Just sit down and sculpt whatever you’re going to sculpt.  Do it however you going to do it. All that other stuff will come through.  All the other possibilities to kind of refine it and touch it up or fix it  —  so that your voice can be heard the way in which you intend.  We’ll get there — you’ll get there after you have that base part.  Because I have to tell you, all those people that danced the way that they wanted to dance they were feeling the music! They were in joy! They were happiness! And afterwards, they were the people I wanted to talk to.  They were the people I wanted to learn from.  And it has nothing to do with dancing, and everything with being an individual and being unique and being strong and having courage.  And to me, that’s what the creative process is.  It’s all about us finding that inner strength,  that inner courage,  that inner love,  that inner joy —  and sharing it with the world.  bitmoji-20190328073700

Because at the end of the day, I feel like that’s what we’re here to do.  To share the best parts of who we are with everyone and hopefully along the way that will help someone else too!

As always, thanks for stopping by. Have a sweet day and I’ll be back again soon.

Bye.

Carmen

Tell Your Story: How To – The First Part

Tell Your Story: How to – The First Part 20190331_152508

One of the questions that I keep being asked when I share that I just published my first book is… people’s excitement or wish that they could also write their story.

I want to talk a little bit about how I went about writing my story in the hopes that maybe it might motivate other people.  Or let you realize that it’s actually something that can happen and that it’s not that hard.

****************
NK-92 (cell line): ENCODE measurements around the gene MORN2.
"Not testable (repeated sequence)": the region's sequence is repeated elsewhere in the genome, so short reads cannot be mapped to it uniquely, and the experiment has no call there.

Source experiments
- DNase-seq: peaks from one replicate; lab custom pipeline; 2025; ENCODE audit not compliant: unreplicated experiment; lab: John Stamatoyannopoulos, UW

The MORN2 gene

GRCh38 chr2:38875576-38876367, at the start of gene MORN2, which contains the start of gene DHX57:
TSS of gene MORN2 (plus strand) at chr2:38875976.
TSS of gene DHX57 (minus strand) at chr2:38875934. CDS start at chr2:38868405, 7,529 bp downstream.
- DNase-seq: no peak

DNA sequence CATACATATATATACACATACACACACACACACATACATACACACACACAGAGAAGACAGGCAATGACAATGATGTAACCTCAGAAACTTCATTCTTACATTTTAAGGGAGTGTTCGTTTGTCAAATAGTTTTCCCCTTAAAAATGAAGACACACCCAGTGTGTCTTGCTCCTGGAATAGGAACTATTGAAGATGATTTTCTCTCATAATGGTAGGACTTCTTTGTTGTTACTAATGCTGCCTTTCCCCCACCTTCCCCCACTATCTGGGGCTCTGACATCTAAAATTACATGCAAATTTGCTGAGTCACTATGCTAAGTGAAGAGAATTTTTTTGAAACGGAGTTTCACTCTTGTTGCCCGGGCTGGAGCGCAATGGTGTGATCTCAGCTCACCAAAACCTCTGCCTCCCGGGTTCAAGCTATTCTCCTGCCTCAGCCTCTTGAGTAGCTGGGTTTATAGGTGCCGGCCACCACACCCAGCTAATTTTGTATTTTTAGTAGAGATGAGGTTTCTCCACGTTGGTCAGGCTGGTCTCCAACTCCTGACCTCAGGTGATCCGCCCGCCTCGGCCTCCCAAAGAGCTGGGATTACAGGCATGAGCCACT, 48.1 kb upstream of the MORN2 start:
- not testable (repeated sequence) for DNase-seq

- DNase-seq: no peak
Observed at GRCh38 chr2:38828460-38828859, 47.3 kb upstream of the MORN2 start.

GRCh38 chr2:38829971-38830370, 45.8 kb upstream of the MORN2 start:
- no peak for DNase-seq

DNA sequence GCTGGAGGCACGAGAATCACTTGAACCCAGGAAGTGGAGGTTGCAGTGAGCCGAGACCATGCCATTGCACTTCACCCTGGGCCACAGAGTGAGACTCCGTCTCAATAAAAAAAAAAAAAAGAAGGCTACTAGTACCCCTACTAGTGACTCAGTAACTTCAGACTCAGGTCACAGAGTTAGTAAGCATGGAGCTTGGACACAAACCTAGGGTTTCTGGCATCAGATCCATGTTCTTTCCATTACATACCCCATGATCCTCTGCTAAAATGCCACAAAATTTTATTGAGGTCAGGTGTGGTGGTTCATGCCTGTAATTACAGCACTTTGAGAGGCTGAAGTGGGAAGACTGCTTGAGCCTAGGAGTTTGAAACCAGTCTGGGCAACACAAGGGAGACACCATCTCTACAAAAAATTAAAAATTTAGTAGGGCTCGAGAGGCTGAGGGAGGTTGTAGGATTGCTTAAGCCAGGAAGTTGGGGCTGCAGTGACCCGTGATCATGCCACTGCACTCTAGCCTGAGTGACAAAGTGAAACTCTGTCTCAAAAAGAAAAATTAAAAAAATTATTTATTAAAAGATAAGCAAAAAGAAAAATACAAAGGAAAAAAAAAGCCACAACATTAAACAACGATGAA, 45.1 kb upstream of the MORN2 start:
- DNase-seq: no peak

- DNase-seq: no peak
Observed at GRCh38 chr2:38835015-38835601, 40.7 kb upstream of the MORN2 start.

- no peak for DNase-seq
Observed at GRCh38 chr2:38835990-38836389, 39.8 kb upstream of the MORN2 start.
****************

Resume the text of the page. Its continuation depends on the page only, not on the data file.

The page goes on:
[Please continue to enjoy the lightly transcribed post below or listen to the podcast here]:  

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Don’t get me wrong, publishing a book is a difficult process and the landscape is changing so much — so the business end of it is a little bit difficult.  But writing your story is the first part.  And everyone has a story to tell!  How you go about sharing that story is kind of what I’m here to talk about.

A few years back I was overwhelmed with the success I had noticed in my life.  And I took a moment and decided to write a letter to all those that helped basically raised me after my mom passed away.

If you know any part of my story, I’ve never known who my father is, so there were a lot of people involved in helping me get through.  That’s what “CANELA” is all about actually.

So I started writing these letters basically to say thank you and in the first letter that I wrote which was to “Jackson”, which is in the book, I explained a very specific period or moment where I realized he had “saved” me.

And I decided to post that one letter on a previous website I had — and the comments,  and the reaction —  was just overwhelming and incredible.  And people started saying,  “…you should write a book…”.